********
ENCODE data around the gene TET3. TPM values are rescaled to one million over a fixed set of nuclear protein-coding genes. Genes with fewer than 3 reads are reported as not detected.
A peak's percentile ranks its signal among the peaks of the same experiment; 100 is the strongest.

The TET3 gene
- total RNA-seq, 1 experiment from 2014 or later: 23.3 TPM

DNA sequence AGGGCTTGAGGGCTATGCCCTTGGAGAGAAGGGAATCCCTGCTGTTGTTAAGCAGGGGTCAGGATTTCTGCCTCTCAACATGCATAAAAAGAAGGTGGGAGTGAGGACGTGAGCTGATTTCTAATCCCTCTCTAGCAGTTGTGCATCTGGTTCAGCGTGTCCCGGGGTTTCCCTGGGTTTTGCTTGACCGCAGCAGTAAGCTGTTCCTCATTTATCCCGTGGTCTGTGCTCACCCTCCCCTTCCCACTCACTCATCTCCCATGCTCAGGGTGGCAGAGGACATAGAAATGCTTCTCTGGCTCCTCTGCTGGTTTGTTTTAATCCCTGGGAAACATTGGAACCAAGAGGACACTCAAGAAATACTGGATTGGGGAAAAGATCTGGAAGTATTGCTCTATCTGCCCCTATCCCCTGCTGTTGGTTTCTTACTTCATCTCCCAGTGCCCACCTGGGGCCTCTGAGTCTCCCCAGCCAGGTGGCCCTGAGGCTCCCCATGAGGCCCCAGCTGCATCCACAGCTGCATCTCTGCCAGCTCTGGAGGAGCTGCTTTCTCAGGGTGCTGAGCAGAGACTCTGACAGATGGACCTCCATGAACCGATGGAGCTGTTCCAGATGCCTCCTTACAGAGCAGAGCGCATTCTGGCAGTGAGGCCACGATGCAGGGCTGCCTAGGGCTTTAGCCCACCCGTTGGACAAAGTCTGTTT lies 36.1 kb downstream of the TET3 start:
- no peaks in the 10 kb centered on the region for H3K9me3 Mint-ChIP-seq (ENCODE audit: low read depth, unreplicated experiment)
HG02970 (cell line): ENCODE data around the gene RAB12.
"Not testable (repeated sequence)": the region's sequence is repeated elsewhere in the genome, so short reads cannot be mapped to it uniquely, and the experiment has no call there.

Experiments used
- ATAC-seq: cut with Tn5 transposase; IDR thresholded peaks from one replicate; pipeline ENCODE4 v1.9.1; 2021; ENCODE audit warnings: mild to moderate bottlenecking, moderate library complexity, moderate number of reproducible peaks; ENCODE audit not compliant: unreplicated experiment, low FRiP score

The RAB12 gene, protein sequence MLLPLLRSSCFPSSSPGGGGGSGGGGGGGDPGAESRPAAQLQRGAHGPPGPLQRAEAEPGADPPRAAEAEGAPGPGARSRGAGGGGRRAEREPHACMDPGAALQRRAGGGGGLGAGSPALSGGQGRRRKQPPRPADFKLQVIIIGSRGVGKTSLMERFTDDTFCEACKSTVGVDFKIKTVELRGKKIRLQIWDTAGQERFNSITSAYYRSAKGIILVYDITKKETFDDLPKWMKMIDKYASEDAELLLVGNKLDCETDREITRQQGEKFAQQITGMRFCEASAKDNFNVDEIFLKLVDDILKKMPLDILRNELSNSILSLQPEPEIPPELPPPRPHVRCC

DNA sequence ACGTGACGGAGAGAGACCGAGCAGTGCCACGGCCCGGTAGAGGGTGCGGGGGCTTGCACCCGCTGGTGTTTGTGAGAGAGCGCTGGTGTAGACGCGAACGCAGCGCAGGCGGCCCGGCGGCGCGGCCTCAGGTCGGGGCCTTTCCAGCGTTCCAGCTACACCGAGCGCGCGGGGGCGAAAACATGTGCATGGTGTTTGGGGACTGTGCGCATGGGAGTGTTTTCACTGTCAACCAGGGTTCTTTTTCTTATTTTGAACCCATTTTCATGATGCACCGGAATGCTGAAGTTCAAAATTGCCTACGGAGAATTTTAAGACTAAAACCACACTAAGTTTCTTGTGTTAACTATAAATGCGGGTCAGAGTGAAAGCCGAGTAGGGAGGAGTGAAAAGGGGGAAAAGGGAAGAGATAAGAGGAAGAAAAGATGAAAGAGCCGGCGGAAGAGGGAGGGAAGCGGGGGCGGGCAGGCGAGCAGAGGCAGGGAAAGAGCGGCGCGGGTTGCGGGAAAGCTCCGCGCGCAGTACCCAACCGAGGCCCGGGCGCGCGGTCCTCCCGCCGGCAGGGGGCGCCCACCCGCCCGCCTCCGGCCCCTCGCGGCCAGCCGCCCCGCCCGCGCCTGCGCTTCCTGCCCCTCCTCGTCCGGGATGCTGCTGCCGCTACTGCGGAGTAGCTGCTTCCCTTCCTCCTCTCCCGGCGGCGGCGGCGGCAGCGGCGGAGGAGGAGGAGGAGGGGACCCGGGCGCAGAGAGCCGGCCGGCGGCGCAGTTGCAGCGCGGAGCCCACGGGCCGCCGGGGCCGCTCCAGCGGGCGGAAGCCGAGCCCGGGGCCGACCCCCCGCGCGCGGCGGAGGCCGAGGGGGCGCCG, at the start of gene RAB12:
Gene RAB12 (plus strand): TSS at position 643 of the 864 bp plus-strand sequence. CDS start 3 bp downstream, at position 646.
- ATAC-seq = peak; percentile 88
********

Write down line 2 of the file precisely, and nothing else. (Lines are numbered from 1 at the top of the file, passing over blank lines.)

A peak's percentile ranks its signal among the peaks of the same experiment; 100 is the strongest.